August 2005 Archives

links for 2005-08-31


Rolling into a Store near you


Namco just announced that
We Love Katamari has gone gold, and is on track for a release worldwide on Sept. 20th.

Katamari Damacy 2: We Love Katamari (PS2)

Animation Safety


Simpsons criticized for lack of safety messages

Researchers "suggest that the growing number of children ending up in hospital after accidents may stem from them acting out scenes or behaviours -- such as eating poisonous berries, getting electrocuted or not wearing a seatbelt in a car, -- that they have seen on cartoons."

My main problem with this is that the shows are quite clearly cartoons. Why single out animated works as lacking in the proper safety messages? Take a look at the live-action television shows (such as sitcoms) and kids' movies -- those severely lack in safety messages. Gates for pools, bike helmets, and yes, even seatbelts are often not included on-screen.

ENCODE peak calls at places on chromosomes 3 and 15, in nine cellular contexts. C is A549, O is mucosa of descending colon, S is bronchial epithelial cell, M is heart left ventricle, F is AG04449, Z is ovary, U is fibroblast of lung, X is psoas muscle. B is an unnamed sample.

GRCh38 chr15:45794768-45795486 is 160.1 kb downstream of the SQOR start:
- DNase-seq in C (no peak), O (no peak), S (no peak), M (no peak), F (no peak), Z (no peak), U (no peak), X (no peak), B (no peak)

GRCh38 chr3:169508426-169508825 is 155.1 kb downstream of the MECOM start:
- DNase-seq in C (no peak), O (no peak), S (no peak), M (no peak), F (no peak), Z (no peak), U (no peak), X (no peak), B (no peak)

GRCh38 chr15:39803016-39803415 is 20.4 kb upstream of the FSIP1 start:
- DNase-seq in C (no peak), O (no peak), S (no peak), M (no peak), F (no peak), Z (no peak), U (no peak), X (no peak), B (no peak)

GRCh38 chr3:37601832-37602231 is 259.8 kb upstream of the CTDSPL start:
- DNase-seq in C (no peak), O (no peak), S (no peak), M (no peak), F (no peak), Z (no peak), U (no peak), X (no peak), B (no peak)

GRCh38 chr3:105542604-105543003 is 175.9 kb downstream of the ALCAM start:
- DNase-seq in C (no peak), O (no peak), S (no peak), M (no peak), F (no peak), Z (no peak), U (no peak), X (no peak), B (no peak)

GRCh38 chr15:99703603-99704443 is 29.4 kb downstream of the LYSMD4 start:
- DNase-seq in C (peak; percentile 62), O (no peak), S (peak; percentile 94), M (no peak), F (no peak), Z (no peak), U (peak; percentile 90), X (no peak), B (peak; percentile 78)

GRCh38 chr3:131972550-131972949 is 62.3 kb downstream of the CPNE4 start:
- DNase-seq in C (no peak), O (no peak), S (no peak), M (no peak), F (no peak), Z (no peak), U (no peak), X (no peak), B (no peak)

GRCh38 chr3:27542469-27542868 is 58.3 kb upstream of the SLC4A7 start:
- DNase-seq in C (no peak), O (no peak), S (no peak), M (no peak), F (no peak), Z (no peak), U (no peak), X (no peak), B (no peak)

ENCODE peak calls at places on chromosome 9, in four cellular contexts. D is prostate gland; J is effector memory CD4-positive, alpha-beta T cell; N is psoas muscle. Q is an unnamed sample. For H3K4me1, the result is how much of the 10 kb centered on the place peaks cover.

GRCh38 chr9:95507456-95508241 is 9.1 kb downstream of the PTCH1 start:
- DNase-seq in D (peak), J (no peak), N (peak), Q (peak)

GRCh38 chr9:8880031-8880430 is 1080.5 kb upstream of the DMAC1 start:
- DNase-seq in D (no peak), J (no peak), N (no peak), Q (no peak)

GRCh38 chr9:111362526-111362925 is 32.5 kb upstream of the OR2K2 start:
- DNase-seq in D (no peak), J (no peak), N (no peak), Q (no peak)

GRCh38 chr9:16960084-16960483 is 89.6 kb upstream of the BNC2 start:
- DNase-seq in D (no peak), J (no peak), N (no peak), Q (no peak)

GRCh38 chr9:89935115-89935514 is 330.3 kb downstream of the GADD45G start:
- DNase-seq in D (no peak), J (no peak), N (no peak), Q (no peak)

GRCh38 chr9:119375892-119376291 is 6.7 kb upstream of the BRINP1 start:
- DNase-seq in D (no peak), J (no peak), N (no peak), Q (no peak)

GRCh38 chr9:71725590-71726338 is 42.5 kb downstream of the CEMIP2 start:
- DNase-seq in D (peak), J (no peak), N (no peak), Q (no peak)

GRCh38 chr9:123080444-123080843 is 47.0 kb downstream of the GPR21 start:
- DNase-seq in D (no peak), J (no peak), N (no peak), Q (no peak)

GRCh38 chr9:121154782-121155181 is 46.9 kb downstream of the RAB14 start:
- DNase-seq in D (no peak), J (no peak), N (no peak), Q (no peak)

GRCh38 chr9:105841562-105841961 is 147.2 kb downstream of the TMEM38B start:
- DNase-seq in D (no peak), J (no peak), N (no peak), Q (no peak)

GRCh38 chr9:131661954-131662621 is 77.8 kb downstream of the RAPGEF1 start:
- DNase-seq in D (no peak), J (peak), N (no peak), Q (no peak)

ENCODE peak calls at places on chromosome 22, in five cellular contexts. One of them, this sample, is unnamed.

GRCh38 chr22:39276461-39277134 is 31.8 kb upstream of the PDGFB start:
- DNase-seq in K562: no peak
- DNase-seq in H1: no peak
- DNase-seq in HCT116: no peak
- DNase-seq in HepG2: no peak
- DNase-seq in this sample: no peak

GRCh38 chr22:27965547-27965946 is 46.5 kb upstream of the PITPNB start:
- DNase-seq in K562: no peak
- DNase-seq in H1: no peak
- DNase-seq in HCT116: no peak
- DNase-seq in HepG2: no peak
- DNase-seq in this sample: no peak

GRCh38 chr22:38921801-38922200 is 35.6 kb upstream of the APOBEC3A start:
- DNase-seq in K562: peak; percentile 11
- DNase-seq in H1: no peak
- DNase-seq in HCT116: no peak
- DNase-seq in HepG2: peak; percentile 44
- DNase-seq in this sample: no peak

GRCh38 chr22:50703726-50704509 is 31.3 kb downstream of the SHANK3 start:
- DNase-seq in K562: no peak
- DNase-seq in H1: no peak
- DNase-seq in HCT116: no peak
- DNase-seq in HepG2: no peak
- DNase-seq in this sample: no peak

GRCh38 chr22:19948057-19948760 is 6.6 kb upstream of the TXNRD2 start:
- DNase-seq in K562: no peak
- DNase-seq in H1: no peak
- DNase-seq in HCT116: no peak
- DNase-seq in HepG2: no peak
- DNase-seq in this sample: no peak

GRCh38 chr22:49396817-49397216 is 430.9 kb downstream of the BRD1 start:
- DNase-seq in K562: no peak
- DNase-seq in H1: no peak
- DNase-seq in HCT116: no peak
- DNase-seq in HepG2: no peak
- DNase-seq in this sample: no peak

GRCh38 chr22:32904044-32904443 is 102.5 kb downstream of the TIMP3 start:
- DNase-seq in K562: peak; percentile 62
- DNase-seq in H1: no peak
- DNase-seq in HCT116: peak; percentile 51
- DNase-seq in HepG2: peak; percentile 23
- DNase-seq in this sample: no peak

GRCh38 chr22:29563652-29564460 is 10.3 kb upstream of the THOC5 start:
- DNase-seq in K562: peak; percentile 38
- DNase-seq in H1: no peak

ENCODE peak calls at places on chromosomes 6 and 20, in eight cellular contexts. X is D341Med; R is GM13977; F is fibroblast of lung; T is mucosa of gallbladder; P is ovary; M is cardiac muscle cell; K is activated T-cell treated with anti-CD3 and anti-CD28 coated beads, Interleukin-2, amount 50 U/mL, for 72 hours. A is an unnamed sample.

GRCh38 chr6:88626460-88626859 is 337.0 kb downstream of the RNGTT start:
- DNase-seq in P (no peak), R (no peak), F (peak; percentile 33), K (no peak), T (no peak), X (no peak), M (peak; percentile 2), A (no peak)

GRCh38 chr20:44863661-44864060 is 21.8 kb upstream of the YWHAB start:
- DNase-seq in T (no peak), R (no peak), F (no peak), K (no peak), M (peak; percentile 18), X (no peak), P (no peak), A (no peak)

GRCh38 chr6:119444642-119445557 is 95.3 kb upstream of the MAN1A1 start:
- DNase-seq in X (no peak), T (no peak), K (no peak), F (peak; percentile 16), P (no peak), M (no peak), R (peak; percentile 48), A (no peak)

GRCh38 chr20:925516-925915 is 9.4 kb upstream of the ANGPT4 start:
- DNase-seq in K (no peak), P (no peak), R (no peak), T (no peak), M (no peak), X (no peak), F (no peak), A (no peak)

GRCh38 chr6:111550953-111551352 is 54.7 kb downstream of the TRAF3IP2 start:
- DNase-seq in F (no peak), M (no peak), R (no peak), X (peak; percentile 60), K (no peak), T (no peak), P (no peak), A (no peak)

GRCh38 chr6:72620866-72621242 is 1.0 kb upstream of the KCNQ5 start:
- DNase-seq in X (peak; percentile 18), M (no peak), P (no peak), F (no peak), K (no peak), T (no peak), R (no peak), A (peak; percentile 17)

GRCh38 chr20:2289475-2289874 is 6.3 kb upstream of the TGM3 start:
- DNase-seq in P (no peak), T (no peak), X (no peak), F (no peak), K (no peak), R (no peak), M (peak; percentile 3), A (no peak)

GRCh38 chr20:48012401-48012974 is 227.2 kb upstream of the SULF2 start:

Movies, television and animation don't exist to depict an accurate portrayal of the world -- and it is folly to expect real-world safety devices to be shown when the inclusion (or exclusion) will not substantially alter the plot or story.

That's not to say that media doesn't have an impact on our lives. It most clearly does -- but to safety proof every message that can be interpretted in animation is to hold animation to a higher standard than can be realistically expected from any other media form out there.

5D or 20D?


In an article entitled
Canon EOS 5D or 20D?
, Bob Atkins examines the merits of both cameras, coming to the bottom-line conclusion that: